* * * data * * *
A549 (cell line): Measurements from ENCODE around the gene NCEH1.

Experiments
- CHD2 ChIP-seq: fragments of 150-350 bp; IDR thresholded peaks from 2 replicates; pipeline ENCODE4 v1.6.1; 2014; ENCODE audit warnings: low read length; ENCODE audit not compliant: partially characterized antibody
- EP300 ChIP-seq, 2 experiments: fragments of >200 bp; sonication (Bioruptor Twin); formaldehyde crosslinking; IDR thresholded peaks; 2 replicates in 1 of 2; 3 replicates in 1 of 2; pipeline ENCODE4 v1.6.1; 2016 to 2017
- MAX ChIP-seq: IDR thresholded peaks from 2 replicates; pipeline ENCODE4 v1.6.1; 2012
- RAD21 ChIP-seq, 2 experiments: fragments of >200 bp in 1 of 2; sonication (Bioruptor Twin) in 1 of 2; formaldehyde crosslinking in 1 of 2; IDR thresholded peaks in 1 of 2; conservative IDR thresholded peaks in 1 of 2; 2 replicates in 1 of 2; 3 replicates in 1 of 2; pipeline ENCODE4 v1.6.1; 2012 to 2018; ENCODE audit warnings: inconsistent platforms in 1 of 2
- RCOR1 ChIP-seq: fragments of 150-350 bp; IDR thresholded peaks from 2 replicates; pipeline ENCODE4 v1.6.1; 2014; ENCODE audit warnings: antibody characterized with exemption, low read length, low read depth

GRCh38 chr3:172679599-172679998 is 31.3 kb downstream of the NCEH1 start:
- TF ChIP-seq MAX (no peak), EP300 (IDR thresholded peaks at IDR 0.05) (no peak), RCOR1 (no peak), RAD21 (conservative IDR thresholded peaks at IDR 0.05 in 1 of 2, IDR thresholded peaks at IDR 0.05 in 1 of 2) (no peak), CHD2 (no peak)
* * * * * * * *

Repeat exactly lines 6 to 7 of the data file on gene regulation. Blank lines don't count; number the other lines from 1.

- RAD21 ChIP-seq, 2 experiments: fragments of >200 bp in 1 of 2; sonication (Bioruptor Twin) in 1 of 2; formaldehyde crosslinking in 1 of 2; IDR thresholded peaks in 1 of 2; conservative IDR thresholded peaks in 1 of 2; 2 replicates in 1 of 2; 3 replicates in 1 of 2; pipeline ENCODE4 v1.6.1; 2012 to 2018; ENCODE audit warnings: inconsistent platforms in 1 of 2
- RCOR1 ChIP-seq: fragments of 150-350 bp; IDR thresholded peaks from 2 replicates; pipeline ENCODE4 v1.6.1; 2014; ENCODE audit warnings: antibody characterized with exemption, low read length, low read depth